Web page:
Last time I was out on St. Patrick’s Day weekend, my man Hornish and I hit 7th Street in St. Paul after a Minnesota Rollergirls bout a few years back. We sidestepped drunk people. We kicked trash every two or three steps. We stepped in mysterious sticky spots on the pavement, and our shoes made that sound all night. You know that sound. We had Cossetta pizza, though, and we found ourselves walking next to a man wearing an intricate leprechaun suit. It was a good slice. It was a nice suit.
I told him, “I like the suit.”
He told me, “F*ck you.“ I’ll kick your f*cking ass. I’ll break your f*cking jaw and you won’t be able to ever f*cking eat pizza ever again.”
We walked side-by-side for another few blocks without incident. Nonetheless, that was the night I officially declared myself Too Old For This. I haven’t been out for St. Patrick’s Day since.
Fast forward a few years, to a little stretch of Pearl Street in downtown La Crosse. It was 5 p.m. on St. Patrick’s Day, a Saturday. This little stretch of street was closed to motorized traffic. A local radio station had set up shop in the middle of it. Packs of people meandered up and down this little stretch with green T-shirts and big, orange, fake beards. Some carried drinks.
It was calm, for now. I didn’t want to see what this little stretch of street would look like after sundown. We slid into a parking spot on the next block and set off on a mission: get in, get food, get books, get out.
This is Part 4 of a five-part series covering a bookstore tour we made between Stillwater, Minn. and Viroqua, Wisc. The first three chapters can be found on the website’s front page.
I was so excited about a 55-degree day finally. We had to drive three hours south to enjoy it, but we take what we can get at this time of year (See: April 2018). At times during our drive, I shouted the temperature out like it was a winning lottery number.
And here comes a waitress to brag about the 80-degree heat she had just enjoyed down in Omaha.
“I was sweating down there!” she said, lightly fanning herself as she spoke. I immediately went from grateful for my 55-degree days to jealous of someone else’s 80-degree heat. Funny how that works, isn’t it?
Anyway. We were at Buzzard Billy’s, a block off the Mississippi River and about a block outside of the heart of the action on Pearl Street. A look out the window at Billy’s netted you a good look at a True Value hardware store, and a visually loud sign pointing to a casino entrance.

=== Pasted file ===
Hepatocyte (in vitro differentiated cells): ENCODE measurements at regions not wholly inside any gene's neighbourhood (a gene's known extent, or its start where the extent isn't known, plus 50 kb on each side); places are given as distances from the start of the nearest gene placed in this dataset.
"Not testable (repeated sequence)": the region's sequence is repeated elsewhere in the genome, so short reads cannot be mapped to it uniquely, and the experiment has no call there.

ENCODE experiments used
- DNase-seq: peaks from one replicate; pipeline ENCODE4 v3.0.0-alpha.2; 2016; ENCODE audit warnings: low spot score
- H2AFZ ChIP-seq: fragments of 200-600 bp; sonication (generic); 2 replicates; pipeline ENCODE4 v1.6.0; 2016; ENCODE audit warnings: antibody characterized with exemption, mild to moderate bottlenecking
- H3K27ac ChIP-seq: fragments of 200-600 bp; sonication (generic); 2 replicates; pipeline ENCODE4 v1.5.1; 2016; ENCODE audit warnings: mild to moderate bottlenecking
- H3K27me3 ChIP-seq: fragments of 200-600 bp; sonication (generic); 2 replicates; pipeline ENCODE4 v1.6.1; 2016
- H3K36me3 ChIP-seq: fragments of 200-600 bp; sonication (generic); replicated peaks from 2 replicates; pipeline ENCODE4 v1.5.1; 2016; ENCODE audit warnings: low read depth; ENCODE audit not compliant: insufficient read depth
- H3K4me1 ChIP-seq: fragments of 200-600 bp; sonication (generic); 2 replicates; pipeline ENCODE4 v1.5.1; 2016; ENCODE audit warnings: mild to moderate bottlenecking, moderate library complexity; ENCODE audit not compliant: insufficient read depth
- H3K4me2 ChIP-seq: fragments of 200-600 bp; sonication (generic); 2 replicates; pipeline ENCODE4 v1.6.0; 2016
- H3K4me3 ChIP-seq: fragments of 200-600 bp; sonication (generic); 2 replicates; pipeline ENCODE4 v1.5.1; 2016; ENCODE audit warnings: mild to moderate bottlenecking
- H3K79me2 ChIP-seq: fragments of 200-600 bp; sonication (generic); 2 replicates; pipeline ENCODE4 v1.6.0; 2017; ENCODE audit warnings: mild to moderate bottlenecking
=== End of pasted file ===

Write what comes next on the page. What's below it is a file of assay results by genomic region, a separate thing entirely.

Buzzard Billy’s has been perched in its building since 1997. The building itself has been at that site for over 150 years, and would have been demolished had the Billy’s team not purchased it. They’ve a restaurant on the first floor, and a 1950s-style cocktail lounge on the second floor called The Starlite Lounge.
According to Road Tips, the Buzzard Billy’s franchise dates back to 1993 with a location in downtown Waco, Tex. The La Crosse restoration project is hardly new to this team: a Billy’s opened in Des Moines, in a building once marked for the wrecking ball on Court Avenue. A fourth location was part of an urban renewal in Lincoln, Neb.
Road Tips and Travel Wisconsin both seem to want to call this place Buzzard Billy’s Flying Carp Café. I found no mention of carp in my brief research, and found very little mention of a buzzard. All I got from the Buzzard Billy’s website was was that a cowboy named Billy had “an untimely encounter with a buzzard.” I’ll let your imagination take it from there.
After the refurbish, Billy’s decorated the restaurant to meet its classic origins. Baseball cards of old Brewers players are lacquered into the table surfaces. The walls are decked out with rusty tin signs advertising companies like DeLaval Cream Separators, Alpen Beau beer, Tydol Gasoline, and so on. A worn-out Huffy bike dangled by chains from the ceiling by our table.